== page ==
Future of Work

Which degree will get you hired?

Image: Profile of students taking their seats for the diploma ceremony at Harvard University in Cambridge

Image: REUTERS/Brian Snyder

Arwen Armbrecht
Writer and social media producer, Freelance
Our Impact
What's the World Economic Forum doing to accelerate action on Future of Work?
The Big Picture
Explore and monitor how Future of Work is affecting economies, industries and global issues
A hand holding a looking glass by a lake
Crowdsource Innovation
Get involved with our crowdsourced digital platform to deliver impact at scale
Stay up to date:

Future of Work

How much education is enough to get your dream job? If you aim to be an accountant, a bachelor's should suffice. But a master's in computer science might give you an edge. If you want a job in electrical engineering, you might need to stay at university a few years longer to get a doctorate. It really depends on what you study, according to a new poll by the National Association of Colleges and Employers (NACE).

The NACE asked 201 US companies which degrees they look for most when hiring. While those who had achieved a bachelor's degree in accounting, finance or business management were highly valued, there was substantially less demand for such skills at a higher level. Computer science was the most consistent degree, scoring second for bachelor's, first for master's and second again for a doctorate. STEM studies were the big winners, which seems to underline the increasing need from companies for people who can adapt to the Fourth Industrial Revolution.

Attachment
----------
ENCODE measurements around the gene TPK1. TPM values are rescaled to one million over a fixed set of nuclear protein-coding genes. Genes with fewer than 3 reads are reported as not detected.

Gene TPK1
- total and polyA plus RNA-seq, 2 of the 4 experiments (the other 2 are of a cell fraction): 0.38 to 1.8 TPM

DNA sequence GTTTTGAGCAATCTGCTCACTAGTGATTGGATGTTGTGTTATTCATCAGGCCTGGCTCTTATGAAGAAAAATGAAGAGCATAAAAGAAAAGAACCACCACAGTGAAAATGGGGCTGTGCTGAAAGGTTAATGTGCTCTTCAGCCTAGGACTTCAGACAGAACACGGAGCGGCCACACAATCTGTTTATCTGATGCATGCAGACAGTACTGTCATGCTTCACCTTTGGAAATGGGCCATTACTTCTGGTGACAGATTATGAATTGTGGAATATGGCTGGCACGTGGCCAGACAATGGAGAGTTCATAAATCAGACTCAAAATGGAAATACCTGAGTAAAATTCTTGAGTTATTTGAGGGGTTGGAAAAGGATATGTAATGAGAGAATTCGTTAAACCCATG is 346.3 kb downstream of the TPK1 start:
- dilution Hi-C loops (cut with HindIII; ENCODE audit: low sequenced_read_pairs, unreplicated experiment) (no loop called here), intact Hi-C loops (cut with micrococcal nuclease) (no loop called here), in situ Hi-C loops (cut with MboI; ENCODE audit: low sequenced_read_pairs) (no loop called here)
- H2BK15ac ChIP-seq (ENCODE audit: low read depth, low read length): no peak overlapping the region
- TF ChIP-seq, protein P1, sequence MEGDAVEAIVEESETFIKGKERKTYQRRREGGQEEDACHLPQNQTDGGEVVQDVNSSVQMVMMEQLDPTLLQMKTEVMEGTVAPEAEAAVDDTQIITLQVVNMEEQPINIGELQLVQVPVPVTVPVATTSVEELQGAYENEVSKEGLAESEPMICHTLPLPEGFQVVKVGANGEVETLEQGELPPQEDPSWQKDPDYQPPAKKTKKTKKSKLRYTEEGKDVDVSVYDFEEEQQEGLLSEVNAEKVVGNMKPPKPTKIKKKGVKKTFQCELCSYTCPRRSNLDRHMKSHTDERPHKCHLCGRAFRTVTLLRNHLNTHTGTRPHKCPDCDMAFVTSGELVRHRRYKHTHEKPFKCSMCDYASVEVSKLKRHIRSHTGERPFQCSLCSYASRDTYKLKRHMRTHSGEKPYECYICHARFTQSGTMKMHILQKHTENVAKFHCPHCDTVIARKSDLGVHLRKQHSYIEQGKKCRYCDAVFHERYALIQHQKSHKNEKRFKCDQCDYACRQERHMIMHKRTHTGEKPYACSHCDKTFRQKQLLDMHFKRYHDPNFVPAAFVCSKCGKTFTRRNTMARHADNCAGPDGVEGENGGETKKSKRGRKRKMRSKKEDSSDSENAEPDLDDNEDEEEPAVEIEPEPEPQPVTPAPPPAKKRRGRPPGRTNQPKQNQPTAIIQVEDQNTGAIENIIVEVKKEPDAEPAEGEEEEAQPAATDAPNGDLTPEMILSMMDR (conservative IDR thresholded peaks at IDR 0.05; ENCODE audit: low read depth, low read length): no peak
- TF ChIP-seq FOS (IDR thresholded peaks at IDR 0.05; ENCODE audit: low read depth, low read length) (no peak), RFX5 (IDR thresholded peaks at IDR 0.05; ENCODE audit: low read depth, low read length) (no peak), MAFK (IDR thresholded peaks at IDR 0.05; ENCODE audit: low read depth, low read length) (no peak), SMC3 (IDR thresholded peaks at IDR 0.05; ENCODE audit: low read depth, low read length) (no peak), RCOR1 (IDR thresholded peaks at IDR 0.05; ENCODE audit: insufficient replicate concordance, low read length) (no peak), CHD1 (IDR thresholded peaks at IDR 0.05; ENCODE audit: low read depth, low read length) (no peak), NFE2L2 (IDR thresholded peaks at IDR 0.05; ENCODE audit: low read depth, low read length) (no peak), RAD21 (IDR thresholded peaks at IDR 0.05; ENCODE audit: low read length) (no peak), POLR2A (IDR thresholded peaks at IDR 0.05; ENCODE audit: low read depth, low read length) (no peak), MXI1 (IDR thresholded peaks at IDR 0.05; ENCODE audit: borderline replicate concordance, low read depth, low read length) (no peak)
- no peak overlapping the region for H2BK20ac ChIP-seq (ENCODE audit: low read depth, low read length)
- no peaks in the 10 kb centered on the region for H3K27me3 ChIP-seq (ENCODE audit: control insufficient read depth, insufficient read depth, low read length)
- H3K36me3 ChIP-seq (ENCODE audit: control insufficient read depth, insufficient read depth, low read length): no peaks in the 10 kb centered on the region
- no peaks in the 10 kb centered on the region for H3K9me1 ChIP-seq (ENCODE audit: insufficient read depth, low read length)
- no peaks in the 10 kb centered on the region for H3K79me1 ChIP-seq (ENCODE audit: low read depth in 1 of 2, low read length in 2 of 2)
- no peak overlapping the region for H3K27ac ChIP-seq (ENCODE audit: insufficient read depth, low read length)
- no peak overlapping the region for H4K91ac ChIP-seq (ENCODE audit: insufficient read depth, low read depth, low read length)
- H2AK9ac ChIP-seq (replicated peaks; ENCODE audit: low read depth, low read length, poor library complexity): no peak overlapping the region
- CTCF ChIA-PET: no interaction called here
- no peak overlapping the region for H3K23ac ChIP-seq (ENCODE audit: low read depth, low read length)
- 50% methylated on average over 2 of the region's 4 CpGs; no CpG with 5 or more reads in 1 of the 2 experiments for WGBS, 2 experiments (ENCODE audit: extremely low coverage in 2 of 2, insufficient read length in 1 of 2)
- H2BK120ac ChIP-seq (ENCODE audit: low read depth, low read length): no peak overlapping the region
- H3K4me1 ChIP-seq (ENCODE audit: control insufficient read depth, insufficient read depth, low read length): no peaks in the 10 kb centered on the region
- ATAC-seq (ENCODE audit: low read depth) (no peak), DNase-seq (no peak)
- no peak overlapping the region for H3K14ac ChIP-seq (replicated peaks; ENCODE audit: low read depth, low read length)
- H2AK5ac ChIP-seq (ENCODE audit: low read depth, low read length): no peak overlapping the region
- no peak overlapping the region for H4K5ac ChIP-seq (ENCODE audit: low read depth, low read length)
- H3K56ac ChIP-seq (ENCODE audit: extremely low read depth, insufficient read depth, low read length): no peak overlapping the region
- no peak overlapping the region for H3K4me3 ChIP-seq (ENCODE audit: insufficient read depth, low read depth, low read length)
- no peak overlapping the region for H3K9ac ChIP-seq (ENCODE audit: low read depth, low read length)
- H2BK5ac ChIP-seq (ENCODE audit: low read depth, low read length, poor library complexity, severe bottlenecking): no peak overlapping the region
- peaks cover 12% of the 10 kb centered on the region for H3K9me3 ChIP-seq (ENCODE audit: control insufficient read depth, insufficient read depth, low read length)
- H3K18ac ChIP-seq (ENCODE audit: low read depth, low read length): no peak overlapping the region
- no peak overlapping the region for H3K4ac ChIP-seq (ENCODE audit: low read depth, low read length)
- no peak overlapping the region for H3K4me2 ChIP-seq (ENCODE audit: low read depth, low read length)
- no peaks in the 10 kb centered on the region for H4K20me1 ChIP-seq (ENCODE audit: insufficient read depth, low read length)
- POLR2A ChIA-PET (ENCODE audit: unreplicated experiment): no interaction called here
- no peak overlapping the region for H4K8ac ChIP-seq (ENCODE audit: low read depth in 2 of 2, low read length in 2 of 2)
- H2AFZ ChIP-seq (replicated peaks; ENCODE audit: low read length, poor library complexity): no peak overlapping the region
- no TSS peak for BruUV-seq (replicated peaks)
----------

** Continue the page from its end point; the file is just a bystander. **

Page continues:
Bachelor's degree

Accounting scored highest for those with a bachelor's degree, followed by computer science and finance.

Master's degree

The much-coveted MBA came in at only sixth place, while STEM degrees dominated the top five.


As with master's degrees, STEM studies were most highly valued by companies considering candidates with a doctorate.

But those who studied social sciences need not despair. While social science and humanities majors didn't make any of the lists, 40 of the 201 surveyed companies said they were hiring communications majors, while a further 33 were looking for economics graduates. Language and literature graduates have the toughest time, according to the data. Only eight employers said they were interested in such degrees.

Don't miss any update on this topic

Create a free account and access your personalized content collection with our latest publications and analyses.

Sign up for free

License and Republishing

World Economic Forum articles may be republished in accordance with the Creative Commons Attribution-NonCommercial-NoDerivatives 4.0 International Public License, and in accordance with our Terms of Use.

The views expressed in this article are those of the author alone and not the World Economic Forum.

Related topics:
Future of WorkEducation
World Economic Forum logo
Global Agenda

The Agenda Weekly

A weekly update of the most important issues driving the global agenda

Subscribe today

You can unsubscribe at any time using the link in our emails. For more details, review our privacy policy.

Green job vacancies are on the rise – but workers with green skills are in short supply

Andrea Willige

February 29, 2024

About Us



Partners & Members

  • Join Us

Language Editions

Privacy Policy & Terms of Service

© 2024 World Economic Forum